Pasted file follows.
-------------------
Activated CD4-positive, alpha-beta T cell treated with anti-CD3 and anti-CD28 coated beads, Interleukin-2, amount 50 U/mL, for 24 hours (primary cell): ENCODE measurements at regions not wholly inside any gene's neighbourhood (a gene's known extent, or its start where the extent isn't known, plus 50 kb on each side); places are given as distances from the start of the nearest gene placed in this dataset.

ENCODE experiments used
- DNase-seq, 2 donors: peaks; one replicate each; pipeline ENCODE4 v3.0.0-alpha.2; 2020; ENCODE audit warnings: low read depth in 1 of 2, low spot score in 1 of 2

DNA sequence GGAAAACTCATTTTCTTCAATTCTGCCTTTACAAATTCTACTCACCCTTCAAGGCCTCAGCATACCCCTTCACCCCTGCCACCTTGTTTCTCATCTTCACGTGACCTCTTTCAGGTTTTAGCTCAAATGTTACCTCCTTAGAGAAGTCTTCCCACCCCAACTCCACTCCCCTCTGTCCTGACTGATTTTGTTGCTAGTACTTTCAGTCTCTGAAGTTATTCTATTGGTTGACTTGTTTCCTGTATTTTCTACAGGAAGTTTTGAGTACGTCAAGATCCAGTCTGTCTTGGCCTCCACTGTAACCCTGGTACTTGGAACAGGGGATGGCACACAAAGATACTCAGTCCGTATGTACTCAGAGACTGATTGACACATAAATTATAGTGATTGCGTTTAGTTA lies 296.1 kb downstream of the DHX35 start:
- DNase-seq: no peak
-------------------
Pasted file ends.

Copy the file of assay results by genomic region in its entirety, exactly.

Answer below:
Activated CD4-positive, alpha-beta T cell treated with anti-CD3 and anti-CD28 coated beads, Interleukin-2, amount 50 U/mL, for 24 hours (primary cell): ENCODE measurements at regions not wholly inside any gene's neighbourhood (a gene's known extent, or its start where the extent isn't known, plus 50 kb on each side); places are given as distances from the start of the nearest gene placed in this dataset.

ENCODE experiments used
- DNase-seq, 2 donors: peaks; one replicate each; pipeline ENCODE4 v3.0.0-alpha.2; 2020; ENCODE audit warnings: low read depth in 1 of 2, low spot score in 1 of 2

DNA sequence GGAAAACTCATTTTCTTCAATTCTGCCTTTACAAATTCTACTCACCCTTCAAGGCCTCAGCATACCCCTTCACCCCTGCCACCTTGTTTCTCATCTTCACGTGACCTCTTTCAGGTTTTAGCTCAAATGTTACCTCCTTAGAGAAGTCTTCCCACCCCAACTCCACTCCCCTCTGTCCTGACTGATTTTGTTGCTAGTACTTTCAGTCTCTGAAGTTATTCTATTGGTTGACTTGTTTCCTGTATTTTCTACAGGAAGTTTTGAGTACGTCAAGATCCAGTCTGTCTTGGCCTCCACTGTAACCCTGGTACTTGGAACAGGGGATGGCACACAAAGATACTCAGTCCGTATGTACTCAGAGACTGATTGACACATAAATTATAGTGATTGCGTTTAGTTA lies 296.1 kb downstream of the DHX35 start:
- DNase-seq: no peak